Origins: Up North and Uneasy
Life is never easy.
Living in a society enslaved by profitless traditions almost compares to the maddening pain of a struck toe. A pound of tribulation for good times; four-fold in a regressive economy that favors only the rich but afflicts the poor.
Darra Yussif came along at a time when the nation was incapacitated by crippling economic crisis. The country crumbled under gargantuan debt from chronic borrowing, with standards of living tumbling as costs of same soared.
Her family lived in remote Tuya, a small farming community in the Mion district of the Northern Region of Ghana. Like most families sustained by low income, the Yussifs managed meagre meals, just fine clothes, and a leaky roof. They had a large farm, and on market days Darra helped her mother sell its produce to traders who trekked in from cities to buy in bulk. Life was austere and the basic needs — little more, really — were met.
Darra was the third of eight children. Her two big sisters had been ‘cut to purify’ and eventually given in marriage before they turned 16; she was 14, just two years away from an identical fate. Each day served a troubling reminder of that scary fact, and although little Darra tried to enjoy the present’s pleasures, fear lingered of the day she’d be forced to marry some geezer she neither knew nor would ever love.
Here was an innocent Primary Six pupil, an ambivert who only mixed company with few. She rarely joined other girls play at the riverside when they’d go fetch water. Darra had quite an intellect, and the good academic performance that translated into earned the approval of her teachers and parents — mates, even.
Good grades on the terminal report was sweet — literally — for an evening, at least, as it guaranteed a particularly sumptuous serving of her favorite dish, tuo zaafi. Her parents wanted the best for Darra and her siblings, doubtlessly, and would do whatever was required to keep them in school — even if that meant selling part of their land, as had already been occurred.
Granted, education wasn’t at its best in the village; partly run by donations from altruistic individuals, it still lacked much. On the compound stood two thatched mud structures – classrooms housing Lower Primary pupils – leaning uneasily to the side like some tower in Pisa, only without the glamour. Those of Upper Primary classes were hosted under luxuriant trees that stood years strong. Given the circumstances, rainy days halted anything brainy.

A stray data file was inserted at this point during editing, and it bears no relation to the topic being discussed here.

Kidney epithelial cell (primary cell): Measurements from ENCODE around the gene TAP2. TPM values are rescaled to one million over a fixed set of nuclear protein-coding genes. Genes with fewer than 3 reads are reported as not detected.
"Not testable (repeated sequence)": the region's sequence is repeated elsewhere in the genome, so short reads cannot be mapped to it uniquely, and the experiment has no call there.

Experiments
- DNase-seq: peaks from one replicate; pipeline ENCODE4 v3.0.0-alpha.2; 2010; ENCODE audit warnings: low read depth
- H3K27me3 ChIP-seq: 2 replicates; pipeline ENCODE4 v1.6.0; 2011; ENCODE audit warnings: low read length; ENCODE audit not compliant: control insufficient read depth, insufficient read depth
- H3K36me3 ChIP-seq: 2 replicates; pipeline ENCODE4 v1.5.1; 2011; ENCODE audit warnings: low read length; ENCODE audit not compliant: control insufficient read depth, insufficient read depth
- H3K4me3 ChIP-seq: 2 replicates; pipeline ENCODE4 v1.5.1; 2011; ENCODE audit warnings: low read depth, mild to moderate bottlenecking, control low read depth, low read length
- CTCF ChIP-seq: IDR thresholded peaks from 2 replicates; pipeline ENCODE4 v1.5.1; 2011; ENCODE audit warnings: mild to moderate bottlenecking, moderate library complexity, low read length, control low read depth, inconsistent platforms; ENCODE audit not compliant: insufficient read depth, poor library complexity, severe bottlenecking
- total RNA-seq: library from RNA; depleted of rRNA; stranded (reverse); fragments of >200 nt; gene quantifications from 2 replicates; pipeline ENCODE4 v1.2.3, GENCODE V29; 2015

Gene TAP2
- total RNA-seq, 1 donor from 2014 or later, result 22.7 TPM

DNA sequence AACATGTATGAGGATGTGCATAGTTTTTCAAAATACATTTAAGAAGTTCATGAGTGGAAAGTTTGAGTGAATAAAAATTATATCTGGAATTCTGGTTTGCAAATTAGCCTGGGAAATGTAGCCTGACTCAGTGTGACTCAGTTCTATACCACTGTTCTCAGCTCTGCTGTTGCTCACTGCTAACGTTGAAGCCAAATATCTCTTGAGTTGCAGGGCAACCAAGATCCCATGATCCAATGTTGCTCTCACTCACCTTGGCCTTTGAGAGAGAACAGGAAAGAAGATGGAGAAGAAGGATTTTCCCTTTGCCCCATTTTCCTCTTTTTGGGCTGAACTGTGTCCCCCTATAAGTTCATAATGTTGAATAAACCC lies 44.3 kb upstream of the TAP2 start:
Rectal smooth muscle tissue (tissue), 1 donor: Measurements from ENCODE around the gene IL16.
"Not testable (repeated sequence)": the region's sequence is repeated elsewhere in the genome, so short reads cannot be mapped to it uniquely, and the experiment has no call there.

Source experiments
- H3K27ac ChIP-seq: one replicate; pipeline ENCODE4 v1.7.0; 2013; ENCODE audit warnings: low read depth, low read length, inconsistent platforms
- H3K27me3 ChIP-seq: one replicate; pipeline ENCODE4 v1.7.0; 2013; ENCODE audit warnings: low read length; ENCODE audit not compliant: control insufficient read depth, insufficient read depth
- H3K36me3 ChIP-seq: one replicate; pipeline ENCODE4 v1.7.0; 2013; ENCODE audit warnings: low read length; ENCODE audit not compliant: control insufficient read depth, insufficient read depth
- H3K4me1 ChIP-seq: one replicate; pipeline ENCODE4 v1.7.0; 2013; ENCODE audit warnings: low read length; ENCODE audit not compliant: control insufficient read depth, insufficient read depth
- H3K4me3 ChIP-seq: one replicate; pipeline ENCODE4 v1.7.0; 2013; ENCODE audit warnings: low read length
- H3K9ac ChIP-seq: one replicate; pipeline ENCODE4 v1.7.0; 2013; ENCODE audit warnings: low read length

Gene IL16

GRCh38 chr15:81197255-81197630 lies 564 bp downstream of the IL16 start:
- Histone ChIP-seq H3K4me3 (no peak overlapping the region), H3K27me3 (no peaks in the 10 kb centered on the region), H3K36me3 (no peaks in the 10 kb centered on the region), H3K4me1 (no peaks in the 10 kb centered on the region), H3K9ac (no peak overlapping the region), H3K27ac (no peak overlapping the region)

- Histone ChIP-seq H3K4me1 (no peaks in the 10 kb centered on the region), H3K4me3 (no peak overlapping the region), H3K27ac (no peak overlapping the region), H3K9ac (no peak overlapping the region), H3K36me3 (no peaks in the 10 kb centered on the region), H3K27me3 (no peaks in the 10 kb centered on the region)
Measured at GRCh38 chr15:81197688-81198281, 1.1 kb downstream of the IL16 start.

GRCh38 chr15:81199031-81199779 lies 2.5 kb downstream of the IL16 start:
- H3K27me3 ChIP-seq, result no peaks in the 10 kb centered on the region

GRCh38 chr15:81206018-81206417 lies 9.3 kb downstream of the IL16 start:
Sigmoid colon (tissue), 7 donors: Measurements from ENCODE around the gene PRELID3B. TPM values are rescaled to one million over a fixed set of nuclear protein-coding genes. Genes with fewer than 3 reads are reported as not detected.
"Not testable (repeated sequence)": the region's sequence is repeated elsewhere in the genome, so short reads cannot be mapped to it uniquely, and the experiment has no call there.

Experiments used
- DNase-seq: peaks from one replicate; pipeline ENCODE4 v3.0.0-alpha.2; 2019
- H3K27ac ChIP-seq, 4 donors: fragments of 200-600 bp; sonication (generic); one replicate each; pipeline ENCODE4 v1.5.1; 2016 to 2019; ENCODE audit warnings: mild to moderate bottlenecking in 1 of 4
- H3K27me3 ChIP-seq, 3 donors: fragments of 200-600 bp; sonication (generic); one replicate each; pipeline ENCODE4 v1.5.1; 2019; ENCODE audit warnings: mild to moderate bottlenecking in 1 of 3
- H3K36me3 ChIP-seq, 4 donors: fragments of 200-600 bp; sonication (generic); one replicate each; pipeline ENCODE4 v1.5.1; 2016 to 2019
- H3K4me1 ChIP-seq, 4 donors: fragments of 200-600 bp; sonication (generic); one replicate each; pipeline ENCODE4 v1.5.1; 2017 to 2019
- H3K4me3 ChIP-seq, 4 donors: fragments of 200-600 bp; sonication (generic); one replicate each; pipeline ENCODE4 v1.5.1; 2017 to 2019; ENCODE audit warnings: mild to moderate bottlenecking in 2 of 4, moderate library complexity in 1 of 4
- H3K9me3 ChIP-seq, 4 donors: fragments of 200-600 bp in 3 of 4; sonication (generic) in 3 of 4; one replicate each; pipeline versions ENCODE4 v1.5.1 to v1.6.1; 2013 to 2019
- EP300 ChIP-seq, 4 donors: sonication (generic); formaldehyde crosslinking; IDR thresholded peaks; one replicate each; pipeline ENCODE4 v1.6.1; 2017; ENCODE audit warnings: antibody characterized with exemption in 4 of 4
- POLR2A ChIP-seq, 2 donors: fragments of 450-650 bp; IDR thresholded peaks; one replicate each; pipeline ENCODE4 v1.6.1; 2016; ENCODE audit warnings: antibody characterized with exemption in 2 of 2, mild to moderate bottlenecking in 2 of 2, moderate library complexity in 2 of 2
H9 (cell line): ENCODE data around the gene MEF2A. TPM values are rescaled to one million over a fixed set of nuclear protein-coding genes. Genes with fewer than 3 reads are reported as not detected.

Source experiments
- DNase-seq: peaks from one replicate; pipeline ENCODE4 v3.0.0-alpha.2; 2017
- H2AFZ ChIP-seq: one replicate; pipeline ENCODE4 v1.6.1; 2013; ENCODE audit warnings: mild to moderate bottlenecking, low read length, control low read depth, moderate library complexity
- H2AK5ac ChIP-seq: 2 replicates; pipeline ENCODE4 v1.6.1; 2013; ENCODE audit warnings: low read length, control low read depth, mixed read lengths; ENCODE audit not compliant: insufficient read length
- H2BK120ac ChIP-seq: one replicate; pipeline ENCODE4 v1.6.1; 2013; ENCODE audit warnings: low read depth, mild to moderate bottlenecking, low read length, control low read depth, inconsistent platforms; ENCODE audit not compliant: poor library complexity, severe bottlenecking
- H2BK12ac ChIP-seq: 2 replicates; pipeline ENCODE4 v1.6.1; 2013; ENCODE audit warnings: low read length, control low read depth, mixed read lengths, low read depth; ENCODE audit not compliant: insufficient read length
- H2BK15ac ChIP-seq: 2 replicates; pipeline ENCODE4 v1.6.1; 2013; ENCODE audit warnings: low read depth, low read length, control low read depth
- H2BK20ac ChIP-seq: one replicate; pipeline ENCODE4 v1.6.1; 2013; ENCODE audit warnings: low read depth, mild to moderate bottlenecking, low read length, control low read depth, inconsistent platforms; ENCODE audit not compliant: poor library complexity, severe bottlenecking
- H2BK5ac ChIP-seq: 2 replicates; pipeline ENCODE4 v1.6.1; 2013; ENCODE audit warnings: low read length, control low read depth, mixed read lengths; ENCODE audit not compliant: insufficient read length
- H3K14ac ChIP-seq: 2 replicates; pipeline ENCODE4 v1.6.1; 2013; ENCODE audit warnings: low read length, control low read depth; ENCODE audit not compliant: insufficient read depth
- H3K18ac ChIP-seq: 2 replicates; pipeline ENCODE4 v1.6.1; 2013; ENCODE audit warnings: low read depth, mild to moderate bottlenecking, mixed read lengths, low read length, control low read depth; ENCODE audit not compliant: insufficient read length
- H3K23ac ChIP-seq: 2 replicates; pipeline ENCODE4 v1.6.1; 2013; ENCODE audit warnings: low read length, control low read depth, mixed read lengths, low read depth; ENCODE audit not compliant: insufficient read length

Life, eased by local relishes that make faces glow with contentment, thrived on priceless, little luxuries. The elderly gathered under large trees to have a good time after toiling in the fields, with the meetings made even merrier by that most delightful of brews: pito. Funny nicknames mocking how hunched or bald some poor fellow was, or even the sheer number of missing teeth they had, stirred cheery conversations. Nearby, at a respectful distance, children skipped about playfully.
It was a world idyllic as it was simple, and Darra loved it.
Would that bubble ever be burst?
Would Darra’s worst fears eventually catch up with her?
Could she avoid rites set for all young
girls her age and not bring dishonor upon herself and her family?
When The Sun Pointed South is a weekly series — exclusive to Daily Mail GH every Saturday — that tells the entirely fictional and incredibly inspiring story of a young girl who escaped the rigors of life in Ghana’s North, braved odds down South, and emerged smiling.
Mathy Adortsu — Daily Mail GH